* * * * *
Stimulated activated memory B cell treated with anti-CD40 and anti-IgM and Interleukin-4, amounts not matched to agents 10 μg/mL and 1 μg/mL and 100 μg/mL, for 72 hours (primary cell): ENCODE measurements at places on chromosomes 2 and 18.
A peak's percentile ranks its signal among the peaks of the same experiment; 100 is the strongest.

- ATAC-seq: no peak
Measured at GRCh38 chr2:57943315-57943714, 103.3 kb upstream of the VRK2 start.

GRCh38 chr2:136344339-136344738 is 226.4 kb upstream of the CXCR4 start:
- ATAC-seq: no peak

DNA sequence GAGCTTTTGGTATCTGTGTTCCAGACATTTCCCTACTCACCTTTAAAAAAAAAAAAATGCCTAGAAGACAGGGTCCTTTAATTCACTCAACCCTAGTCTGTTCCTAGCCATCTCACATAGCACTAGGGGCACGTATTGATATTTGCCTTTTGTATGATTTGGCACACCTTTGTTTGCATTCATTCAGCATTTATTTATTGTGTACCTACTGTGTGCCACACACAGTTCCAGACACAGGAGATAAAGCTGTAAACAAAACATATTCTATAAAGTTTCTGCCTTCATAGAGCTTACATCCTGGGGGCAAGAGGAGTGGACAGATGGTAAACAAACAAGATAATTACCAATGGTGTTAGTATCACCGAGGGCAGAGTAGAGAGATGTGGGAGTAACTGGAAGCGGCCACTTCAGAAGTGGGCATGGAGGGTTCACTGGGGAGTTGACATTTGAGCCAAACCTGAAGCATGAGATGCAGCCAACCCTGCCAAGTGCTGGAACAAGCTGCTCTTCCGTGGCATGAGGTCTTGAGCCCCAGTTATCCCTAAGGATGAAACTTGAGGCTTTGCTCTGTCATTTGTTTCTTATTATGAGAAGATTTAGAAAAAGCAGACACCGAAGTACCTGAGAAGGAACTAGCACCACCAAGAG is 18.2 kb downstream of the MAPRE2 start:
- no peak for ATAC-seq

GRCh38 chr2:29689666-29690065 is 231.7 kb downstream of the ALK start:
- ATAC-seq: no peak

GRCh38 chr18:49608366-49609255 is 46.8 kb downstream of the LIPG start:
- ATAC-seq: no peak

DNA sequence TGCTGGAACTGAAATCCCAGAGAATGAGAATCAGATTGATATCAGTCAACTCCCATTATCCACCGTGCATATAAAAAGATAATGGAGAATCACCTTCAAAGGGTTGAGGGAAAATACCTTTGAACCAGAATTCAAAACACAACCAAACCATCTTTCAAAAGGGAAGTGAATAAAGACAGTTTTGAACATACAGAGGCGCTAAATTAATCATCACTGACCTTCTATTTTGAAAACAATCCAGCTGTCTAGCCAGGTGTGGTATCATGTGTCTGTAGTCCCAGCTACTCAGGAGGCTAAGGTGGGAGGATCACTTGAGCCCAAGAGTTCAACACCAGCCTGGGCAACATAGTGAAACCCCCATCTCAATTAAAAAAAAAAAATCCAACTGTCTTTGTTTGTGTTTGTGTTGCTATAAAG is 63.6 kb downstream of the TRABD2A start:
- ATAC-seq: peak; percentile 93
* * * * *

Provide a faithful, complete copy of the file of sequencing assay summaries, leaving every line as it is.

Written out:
Stimulated activated memory B cell treated with anti-CD40 and anti-IgM and Interleukin-4, amounts not matched to agents 10 μg/mL and 1 μg/mL and 100 μg/mL, for 72 hours (primary cell): ENCODE measurements at places on chromosomes 2 and 18.
A peak's percentile ranks its signal among the peaks of the same experiment; 100 is the strongest.

- ATAC-seq: no peak
Measured at GRCh38 chr2:57943315-57943714, 103.3 kb upstream of the VRK2 start.

GRCh38 chr2:136344339-136344738 is 226.4 kb upstream of the CXCR4 start:
- ATAC-seq: no peak

DNA sequence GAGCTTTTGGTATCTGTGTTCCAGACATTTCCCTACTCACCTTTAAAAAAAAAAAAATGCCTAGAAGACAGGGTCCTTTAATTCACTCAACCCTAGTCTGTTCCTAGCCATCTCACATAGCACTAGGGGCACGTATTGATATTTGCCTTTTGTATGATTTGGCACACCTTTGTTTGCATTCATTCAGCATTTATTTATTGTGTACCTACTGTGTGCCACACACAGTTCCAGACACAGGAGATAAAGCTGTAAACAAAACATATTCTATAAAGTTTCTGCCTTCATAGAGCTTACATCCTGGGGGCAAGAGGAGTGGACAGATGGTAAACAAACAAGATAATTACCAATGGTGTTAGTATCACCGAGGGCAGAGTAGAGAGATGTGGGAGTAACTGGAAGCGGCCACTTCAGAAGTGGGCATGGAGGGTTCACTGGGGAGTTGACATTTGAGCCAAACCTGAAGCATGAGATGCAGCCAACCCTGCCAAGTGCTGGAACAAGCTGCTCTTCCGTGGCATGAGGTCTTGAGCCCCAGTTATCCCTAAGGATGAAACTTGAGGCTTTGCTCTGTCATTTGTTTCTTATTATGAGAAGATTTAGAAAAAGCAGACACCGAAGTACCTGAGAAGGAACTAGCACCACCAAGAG is 18.2 kb downstream of the MAPRE2 start:
- no peak for ATAC-seq

GRCh38 chr2:29689666-29690065 is 231.7 kb downstream of the ALK start:
- ATAC-seq: no peak

GRCh38 chr18:49608366-49609255 is 46.8 kb downstream of the LIPG start:
- ATAC-seq: no peak

DNA sequence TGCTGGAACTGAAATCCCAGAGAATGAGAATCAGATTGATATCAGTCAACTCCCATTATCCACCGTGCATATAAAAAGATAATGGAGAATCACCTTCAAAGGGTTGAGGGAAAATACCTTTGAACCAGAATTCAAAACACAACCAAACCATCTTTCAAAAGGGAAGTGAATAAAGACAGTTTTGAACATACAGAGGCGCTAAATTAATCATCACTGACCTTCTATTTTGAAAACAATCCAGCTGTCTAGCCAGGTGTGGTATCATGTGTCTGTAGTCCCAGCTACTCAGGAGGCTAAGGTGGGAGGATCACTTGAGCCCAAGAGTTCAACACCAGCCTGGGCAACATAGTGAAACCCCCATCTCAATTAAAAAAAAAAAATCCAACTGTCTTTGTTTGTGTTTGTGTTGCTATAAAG is 63.6 kb downstream of the TRABD2A start:
- ATAC-seq: peak; percentile 93